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Early Arrival: One Brooklyn Teen’s Asylum Ordeal Illustrates Pitfalls

Friday's Edition of Early Arrival: Canadian Pension Fund Tangled In U.S. Immigration Detention Debate — Immigrant Recruits Discharged From Military — Public charge rule finalized

Felipe De La Hoz

Oct 12, 2018

Hudson County Corrections & Rehabilitation Center. Photo: Matt Katz/WNYC

After four hours of emotional testimony both for and against the county government’s plan to discontinue a local ICE detention contract by December 2020, Hudson County legislators, as expected, moved to impose that expiration and create advisory groups that would examine conditions at the county jail where ICE detainees are held.

Anti-ICE activists came down on both sides of the issue, with some suggesting the contract was a moral stain on the county, and others pointing out that canceling the contract wouldn’t prevent ICE from detaining the immigrants anyway, and it was preferable to have them detained nearby.

Still others testified in favor of the contract on fiduciary grounds, saying the county should maintain revenues generated by the contract. Ultimately, the vote means the county will be looking for alternate sources of revenue and developing a plan to move the detainees out. Felipe De La Hoz for Documented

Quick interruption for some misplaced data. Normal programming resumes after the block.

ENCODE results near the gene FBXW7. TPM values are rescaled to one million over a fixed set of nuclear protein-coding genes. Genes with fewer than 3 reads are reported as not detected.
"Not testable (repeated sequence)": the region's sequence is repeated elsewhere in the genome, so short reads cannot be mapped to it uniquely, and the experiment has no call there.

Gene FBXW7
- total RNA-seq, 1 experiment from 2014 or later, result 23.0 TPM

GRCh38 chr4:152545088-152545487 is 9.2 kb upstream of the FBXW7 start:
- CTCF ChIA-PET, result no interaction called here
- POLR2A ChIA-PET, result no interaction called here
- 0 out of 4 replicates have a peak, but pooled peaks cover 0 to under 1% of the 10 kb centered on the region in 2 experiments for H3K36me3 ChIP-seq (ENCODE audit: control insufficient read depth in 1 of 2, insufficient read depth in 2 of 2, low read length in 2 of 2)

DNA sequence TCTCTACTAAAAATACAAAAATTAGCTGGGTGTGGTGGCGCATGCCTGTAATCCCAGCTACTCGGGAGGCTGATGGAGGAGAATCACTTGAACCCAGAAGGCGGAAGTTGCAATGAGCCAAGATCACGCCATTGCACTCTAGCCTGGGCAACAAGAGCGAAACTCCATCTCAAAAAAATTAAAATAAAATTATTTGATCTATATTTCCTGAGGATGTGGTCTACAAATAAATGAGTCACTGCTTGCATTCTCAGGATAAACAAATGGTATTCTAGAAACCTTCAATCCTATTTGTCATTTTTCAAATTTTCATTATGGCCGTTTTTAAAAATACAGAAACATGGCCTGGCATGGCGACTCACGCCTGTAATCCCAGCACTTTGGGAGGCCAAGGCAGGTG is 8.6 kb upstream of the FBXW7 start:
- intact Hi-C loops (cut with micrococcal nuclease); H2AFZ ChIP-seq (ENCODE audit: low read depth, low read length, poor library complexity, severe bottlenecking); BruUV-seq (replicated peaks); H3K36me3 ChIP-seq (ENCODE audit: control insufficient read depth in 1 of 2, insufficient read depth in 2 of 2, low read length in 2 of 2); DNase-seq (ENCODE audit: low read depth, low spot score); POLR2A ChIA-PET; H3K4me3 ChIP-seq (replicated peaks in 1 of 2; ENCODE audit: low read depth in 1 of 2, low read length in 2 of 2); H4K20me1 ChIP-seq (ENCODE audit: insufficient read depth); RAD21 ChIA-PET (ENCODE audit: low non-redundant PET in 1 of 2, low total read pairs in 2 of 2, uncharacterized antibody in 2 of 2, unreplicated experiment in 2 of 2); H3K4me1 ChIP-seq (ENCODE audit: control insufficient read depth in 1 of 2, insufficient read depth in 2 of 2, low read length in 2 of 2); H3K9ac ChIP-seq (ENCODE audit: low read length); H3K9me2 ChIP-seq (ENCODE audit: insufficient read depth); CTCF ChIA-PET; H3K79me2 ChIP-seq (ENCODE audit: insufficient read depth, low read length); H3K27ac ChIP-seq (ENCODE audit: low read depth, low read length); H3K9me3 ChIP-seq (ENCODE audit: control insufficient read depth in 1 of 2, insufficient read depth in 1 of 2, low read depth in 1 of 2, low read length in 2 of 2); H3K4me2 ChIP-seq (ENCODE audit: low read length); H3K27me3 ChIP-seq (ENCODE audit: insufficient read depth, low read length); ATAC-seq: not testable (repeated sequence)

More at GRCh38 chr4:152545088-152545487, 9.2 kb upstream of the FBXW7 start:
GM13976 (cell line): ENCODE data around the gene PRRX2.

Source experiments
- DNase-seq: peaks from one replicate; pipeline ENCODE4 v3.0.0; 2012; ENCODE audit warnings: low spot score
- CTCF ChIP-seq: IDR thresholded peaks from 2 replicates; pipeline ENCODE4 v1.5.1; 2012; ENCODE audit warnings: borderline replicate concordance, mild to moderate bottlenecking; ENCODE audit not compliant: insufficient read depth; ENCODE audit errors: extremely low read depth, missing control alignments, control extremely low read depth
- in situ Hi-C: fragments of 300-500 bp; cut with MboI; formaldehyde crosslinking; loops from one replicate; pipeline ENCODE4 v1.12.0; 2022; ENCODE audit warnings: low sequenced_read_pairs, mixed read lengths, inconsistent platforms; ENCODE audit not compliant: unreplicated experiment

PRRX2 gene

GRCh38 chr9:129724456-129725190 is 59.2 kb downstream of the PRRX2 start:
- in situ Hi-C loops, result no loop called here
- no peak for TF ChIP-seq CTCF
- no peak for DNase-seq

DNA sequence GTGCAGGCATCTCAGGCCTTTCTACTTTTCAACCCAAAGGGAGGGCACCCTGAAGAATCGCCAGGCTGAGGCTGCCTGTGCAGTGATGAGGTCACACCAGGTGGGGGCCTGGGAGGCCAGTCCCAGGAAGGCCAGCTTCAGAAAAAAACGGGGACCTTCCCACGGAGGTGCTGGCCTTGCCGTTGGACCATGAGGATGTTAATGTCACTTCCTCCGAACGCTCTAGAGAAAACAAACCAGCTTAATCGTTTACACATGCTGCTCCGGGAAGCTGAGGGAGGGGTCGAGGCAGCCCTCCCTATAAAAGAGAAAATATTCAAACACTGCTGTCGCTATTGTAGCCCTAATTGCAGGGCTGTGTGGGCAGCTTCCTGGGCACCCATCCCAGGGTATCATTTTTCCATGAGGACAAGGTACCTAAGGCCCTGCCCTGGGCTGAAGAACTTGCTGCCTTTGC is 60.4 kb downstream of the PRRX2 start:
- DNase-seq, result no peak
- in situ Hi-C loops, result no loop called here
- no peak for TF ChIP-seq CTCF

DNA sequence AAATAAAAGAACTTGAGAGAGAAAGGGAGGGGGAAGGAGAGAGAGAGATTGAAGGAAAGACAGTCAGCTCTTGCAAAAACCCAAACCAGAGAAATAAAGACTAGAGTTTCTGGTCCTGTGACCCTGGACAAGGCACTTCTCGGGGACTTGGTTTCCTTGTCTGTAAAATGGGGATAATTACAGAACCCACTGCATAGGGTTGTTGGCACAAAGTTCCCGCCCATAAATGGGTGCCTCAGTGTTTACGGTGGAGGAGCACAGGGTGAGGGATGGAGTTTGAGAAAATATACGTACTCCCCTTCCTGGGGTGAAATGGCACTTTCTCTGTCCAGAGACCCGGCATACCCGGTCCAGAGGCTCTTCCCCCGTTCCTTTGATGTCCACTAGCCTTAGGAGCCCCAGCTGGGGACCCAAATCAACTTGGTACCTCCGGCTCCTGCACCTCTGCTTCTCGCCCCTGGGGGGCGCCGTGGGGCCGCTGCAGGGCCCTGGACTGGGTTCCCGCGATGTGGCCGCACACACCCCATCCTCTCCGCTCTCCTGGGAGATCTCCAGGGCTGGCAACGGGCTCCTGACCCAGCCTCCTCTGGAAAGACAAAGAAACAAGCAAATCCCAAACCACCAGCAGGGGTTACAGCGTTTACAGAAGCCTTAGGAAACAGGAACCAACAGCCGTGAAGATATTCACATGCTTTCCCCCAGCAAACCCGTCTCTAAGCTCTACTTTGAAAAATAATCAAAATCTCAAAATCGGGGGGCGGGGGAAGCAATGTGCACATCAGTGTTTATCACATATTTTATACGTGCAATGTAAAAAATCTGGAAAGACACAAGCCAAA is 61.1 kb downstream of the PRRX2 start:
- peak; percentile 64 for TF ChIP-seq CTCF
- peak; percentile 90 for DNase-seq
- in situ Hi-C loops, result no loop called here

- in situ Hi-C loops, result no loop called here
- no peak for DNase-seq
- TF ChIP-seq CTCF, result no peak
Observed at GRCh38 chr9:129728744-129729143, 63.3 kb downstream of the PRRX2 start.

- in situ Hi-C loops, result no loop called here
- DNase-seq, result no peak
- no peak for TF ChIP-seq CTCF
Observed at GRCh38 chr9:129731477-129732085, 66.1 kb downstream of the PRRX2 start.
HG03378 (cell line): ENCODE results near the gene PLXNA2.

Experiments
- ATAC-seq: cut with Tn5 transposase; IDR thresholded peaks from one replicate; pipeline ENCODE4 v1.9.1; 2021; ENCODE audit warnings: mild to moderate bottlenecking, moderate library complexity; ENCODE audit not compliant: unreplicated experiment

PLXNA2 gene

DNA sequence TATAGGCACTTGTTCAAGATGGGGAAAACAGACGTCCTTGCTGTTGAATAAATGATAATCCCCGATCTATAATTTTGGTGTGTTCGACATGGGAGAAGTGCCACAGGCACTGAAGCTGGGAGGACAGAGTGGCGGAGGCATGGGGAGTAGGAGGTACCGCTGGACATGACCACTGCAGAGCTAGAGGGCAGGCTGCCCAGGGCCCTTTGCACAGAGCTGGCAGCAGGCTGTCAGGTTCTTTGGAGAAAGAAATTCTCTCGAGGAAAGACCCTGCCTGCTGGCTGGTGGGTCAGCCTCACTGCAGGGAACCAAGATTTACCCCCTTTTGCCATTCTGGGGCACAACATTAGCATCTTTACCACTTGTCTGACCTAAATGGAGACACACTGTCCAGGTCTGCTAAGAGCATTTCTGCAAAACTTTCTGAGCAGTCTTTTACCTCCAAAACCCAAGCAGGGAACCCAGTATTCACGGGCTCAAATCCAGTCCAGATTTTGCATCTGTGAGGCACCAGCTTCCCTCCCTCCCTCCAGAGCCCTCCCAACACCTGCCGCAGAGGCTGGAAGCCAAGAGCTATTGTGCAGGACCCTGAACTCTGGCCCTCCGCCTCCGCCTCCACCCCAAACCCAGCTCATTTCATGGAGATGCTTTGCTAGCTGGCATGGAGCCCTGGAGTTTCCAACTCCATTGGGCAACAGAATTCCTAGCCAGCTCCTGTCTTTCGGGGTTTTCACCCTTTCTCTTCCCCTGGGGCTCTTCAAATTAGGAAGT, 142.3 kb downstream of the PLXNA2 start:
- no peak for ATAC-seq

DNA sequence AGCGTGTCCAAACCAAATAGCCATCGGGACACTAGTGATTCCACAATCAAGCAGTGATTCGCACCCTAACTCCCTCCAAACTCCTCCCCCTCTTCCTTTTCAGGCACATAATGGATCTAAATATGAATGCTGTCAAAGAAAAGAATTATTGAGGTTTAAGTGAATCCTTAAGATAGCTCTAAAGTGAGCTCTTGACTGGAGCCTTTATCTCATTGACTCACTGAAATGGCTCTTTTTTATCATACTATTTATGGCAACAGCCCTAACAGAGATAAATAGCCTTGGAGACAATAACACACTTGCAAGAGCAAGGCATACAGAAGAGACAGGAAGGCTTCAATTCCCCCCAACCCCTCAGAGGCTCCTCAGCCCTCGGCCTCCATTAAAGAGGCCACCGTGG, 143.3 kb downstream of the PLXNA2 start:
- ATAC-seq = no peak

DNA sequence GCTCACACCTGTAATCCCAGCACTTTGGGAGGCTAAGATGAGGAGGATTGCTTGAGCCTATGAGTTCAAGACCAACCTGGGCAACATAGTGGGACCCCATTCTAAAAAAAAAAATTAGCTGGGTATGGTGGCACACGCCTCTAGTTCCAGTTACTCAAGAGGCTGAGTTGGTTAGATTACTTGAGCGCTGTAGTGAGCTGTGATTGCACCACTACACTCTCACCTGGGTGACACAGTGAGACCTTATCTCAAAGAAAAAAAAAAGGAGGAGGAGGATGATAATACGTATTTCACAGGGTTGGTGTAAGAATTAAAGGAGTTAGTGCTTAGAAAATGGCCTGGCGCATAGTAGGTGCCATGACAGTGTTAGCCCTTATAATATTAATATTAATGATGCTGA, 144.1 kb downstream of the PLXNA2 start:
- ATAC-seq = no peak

Welcome to Early Arrival. I’m Felipe De La Hoz, here with your local and national immigration news and analysis. For feedback, suggestions, tips or leads, reach out at felipe.delahoz@documentedny.com or on Twitter.

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Canadian Pension Fund Tangled In U.S. Immigration Detention Debate

A federal Canadian pension fund, the Canada Pension Plan Investment Board, plowed nearly $6 million into stock in Geo Group and CoreCivic, the two largest U.S. private detention corporations. For a fund that manages $366.6 billion in assets on behalf of about 20 million Canadian retirees, the private detention investment is relatively meager. Still, it does represent a significant growth in the total value of private detention stocks held by the fund from last year to this year. Records show that from August 2017 to the same month in 2018, CPPIB’s holdings of Geo Group stock increased 13-fold, to shares worth $4.2 million. Members of Parliament and Canadian advocacy groups expressed concern over the holdings, saying that despite any growth prospects that the stock might individually have, buying into the U.S. for-profit detention system is simply sending the wrong message. Read more at Documented.